This answer is devoted to the connection between *commutative groups* and *linear algebra*. It especially focuses on the link between *exponent* and *minimal polynomial* of an endomorphism, as the original poster rightfully find useful to connect notions between them.

**Definition.** Let $R$ be a commutative ring with unity, then a $R$-module is a triple $(M,+,\cdot)$, where $(M,+)$ is a commutative group and $\cdot\colon R\times M\rightarrow M$ is such that the following properties hold:
$$\begin{align}r\cdot(x+y)&=r\cdot x+r\cdot y\\(r+s)\cdot x&=r\cdot x+s\cdot x\\(rs)\cdot x&=r\cdot (s\cdot x)\\1\cdot x&=x\end{align}$$

**Remark.** Modules over a field are exactly vector spaces over this field so that the notion of module is a generalisation of vector spaces to rings.

**Observation.** The $\mathbb{Z}$-modules are exactly commutative groups.

**Proof.** The direct implication follows from the definition.

Let $(G,+)$ be a commutative group and let define $\cdot\colon\mathbb{Z}\times G\rightarrow G$ by:
$$0\cdot g:=0_G,n\cdot g:=(n-1)\cdot g+g,(-n)\cdot g:=n\cdot(-g).$$
Then, $(G,+,\cdot)$ is a $\mathbb{Z}$-module. $\Box$

**Observation.** Let $k$ be a field, then $k[T]$-module are exactly the $k$-vector spaces endowed with an endomorphism.

**Proof.** Let $(M,+,\cdot)$ be a $k[T]$-module, then notice that by restriction, $(M,+,\cdot_{\vert k\times M})$ is a $k$-vector space. Furthermore, $\varphi\colon M\rightarrow M$ defined by:
$$\varphi(m):=T\cdot m$$
is an endomorphism of $M$.

Conversely, let $(E,+,\cdot)$ be a vector space and $\varphi\in\textrm{End}(E)$, then let define $\star\colon k[T]\times E\rightarrow E$ by:
$$f\star x:=f(\varphi)(x).$$
Then, $(E,+,\star)$ is a $k[T]$-vector space. $\Box$

**Definition.** Let $M$ be a $R$-module, then $M$ is finitely generated if and only if there exists finetely many elements $x_1,\ldots,x_n$ of $M$ such that:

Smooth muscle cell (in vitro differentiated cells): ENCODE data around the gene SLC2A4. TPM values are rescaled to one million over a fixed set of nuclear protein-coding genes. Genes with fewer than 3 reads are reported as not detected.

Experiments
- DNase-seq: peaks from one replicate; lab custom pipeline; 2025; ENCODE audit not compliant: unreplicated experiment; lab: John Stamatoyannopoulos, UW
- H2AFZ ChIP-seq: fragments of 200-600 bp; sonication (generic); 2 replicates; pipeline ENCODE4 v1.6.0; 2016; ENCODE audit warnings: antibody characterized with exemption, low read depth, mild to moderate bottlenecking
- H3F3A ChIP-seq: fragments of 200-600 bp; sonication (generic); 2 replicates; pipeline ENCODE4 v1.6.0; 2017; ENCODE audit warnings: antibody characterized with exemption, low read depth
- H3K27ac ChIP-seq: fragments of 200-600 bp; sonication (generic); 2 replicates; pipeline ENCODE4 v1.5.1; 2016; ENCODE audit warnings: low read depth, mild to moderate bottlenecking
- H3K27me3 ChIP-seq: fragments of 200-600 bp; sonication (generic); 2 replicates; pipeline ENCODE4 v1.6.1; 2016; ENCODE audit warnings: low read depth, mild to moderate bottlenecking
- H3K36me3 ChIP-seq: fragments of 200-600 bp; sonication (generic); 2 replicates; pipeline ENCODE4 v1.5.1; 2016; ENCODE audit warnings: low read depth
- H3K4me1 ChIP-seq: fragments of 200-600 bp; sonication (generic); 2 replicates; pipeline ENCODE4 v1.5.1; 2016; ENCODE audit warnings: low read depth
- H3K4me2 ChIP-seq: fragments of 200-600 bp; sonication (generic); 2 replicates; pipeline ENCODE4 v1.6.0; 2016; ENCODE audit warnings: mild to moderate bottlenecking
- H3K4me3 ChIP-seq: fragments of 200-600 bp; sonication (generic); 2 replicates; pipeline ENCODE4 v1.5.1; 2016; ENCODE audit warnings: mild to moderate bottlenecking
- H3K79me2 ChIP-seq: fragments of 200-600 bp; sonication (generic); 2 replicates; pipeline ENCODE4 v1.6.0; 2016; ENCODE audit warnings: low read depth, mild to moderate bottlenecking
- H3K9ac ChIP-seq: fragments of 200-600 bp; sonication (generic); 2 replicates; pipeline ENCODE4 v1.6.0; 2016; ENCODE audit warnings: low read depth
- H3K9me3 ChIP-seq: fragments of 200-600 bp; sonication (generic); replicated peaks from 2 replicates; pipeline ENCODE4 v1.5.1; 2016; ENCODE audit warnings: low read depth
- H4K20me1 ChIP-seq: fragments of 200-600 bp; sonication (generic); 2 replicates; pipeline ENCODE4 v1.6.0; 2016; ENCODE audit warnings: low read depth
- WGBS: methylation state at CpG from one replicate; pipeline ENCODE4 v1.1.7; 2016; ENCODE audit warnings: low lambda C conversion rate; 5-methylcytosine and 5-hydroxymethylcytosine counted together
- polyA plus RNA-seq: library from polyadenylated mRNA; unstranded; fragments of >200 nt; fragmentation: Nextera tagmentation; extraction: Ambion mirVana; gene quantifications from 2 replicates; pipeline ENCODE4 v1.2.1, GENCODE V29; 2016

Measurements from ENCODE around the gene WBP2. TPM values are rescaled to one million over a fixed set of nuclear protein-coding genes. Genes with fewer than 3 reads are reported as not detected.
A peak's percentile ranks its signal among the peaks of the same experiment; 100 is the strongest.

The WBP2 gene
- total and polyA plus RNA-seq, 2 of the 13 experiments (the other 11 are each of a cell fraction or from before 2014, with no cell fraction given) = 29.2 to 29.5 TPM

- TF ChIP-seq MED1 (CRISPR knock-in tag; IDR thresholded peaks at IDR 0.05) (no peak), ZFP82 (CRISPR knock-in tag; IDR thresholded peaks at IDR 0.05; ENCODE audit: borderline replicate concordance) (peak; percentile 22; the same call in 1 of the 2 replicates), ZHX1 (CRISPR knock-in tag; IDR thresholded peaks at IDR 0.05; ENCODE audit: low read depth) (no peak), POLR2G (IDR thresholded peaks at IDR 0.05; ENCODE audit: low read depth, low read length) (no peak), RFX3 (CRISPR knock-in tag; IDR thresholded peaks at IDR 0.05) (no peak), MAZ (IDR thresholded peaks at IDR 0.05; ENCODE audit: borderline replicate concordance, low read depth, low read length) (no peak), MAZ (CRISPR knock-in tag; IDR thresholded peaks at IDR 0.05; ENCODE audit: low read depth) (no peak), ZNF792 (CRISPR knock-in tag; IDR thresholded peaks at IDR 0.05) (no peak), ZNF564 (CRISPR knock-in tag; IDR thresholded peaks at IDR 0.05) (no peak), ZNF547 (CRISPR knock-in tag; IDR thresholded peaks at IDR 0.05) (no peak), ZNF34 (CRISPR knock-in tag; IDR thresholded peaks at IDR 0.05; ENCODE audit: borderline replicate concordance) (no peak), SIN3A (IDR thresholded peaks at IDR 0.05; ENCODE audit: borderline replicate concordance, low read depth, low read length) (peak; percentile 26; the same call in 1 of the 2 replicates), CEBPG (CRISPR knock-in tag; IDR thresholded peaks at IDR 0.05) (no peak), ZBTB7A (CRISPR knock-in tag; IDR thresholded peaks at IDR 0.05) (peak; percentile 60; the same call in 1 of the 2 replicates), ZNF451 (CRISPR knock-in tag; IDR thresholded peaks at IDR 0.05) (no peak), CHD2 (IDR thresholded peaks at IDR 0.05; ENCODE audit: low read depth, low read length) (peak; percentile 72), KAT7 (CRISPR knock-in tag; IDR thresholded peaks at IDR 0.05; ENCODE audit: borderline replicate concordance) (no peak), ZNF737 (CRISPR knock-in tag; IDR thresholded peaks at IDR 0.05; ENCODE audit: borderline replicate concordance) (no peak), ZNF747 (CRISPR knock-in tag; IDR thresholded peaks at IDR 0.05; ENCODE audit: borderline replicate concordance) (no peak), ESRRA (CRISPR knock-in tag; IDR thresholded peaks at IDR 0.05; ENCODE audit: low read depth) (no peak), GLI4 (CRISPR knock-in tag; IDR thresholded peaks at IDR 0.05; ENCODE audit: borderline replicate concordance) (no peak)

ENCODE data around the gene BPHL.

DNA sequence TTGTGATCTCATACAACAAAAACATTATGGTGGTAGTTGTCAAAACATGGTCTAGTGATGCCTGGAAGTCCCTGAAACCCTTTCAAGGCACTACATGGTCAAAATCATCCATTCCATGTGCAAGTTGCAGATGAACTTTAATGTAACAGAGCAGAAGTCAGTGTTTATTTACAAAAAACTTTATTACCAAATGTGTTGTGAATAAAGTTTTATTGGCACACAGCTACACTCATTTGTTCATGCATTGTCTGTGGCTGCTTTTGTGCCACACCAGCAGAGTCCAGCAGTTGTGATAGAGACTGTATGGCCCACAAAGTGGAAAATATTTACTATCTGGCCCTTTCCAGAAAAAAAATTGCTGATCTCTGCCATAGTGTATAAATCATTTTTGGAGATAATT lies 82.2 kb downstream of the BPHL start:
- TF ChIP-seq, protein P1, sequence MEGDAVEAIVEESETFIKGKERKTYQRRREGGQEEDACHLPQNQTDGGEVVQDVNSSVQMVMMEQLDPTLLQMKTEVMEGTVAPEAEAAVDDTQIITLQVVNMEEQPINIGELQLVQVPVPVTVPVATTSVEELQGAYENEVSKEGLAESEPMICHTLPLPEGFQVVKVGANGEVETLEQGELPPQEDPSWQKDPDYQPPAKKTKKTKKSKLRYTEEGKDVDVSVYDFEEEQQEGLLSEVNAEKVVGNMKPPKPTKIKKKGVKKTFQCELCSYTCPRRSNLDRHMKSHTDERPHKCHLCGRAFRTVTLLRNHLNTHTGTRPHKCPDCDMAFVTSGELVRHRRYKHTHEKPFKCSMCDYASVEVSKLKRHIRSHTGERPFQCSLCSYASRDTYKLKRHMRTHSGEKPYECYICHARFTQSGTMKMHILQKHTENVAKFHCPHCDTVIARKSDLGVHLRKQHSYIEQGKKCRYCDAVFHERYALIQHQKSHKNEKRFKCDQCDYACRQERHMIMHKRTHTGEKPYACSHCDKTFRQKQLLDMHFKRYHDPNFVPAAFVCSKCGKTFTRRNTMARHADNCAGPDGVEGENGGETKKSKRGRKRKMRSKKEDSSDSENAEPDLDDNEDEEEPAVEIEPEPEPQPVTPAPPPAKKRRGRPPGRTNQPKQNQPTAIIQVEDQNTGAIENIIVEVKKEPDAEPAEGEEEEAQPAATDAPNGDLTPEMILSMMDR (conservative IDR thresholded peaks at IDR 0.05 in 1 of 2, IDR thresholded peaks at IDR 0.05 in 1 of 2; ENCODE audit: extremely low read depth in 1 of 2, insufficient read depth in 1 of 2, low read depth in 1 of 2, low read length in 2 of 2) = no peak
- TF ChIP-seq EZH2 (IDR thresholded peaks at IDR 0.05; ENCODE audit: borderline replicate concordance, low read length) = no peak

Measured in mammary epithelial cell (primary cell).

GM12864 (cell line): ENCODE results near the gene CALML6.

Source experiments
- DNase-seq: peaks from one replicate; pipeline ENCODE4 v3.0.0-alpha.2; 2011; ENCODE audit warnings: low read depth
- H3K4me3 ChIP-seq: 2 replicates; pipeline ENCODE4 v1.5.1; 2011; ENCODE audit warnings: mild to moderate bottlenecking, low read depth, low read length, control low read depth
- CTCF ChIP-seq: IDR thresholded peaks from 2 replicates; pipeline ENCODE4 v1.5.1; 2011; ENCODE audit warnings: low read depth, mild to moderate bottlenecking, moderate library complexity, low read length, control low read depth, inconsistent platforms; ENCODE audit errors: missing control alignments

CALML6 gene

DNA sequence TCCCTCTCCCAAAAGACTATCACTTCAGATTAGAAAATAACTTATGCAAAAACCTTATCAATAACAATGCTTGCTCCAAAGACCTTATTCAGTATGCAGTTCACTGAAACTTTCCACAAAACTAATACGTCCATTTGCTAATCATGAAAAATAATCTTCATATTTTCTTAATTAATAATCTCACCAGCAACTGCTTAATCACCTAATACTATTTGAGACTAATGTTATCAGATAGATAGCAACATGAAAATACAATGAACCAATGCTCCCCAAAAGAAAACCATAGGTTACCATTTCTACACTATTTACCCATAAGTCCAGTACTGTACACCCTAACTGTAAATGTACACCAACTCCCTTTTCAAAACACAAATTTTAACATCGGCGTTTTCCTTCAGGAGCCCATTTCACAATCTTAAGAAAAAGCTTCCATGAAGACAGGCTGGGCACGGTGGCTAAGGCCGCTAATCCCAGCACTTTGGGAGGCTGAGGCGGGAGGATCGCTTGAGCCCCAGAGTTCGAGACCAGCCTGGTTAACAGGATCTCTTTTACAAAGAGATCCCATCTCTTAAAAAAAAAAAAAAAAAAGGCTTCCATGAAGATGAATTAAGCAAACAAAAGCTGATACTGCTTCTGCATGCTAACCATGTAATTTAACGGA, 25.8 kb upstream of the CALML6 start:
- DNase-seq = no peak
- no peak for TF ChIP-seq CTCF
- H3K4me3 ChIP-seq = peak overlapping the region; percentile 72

$$M=\bigoplus_{k=1}^nRx_k:=\left\{\sum_{k=1}^nr_kx_k;r_k\in R\right\}.$$

**Remark.** Respectively, this extends the notion of finitely generated commutative groups and finite-dimensional vector spaces.

**Theorem.** Let $R$ be a principal ideal domain and $M$ be a finitely generated $R$-module, then there exists $d_1\vert\cdots\vert d_n$ elements of $R\setminus R^\times$ such that:
$$M=\bigoplus_{k=1}^nM/(d_k).$$
Furthermore, the $d_k$ are unique up to multiplication by a unit of $R$.

**Proof.** See the corresponding chapter in *Basic Algebra I* by N. Jacobson. $\Box$

**Remark.** This theorem gives the structure of finitely generated commutative group as a direct sum of cyclic groups and the Frobenius decomposition.

Finely, here is the connection I claimed:

In the case of $R=\mathbb{Z}$, the least common multiple of the $d_k$ in the theorem leads to the notion of the exponent of a commutative group and for $R=k[T]$ to the minimal polynomial of an endomorphism.

In a sense, every theorem on the exponent of a commutative group can be transposed in the linear algebra world through the minimal polynomial. Here are a few examples, in particular, you will see how the minimal polynomial offers informations on the linear transformation:

**Proposition.** Let $G$ be a finite abelian group, then $G$ is cyclic if and only if its order equals its exponent.

**Proposition.** Let $E$ be a $n$-dimensional vector space and $\varphi\in\textrm{End}(E)$, then there exists $x\in E$ such that $$\left\{x,\varphi(x),\cdots,\varphi^{n-1}(x)\right\}$$ is a basis of $E$ if and only if the minimal polynomial of $\varphi$ equals its characteristic polynomial.

**Remark.** In the case $R=\mathbb{Z}$, the product of the $d_k$ in the theorem is equal to the order of the group and for $R=k[T]$ to the characteristic polynomial.

**Proposition.** Let $G$ be a group of prime order, then $G$ is a simple group.

**Proposition.** Let $E$ be a $n$-dimensional vector space and $\varphi\in\textrm{End}(E)$, if the minimal polynomial of $\varphi$ is irreducible, then $\{0\}$ and $E$ are the only $\varphi$-invariant subvector spaces of $E$.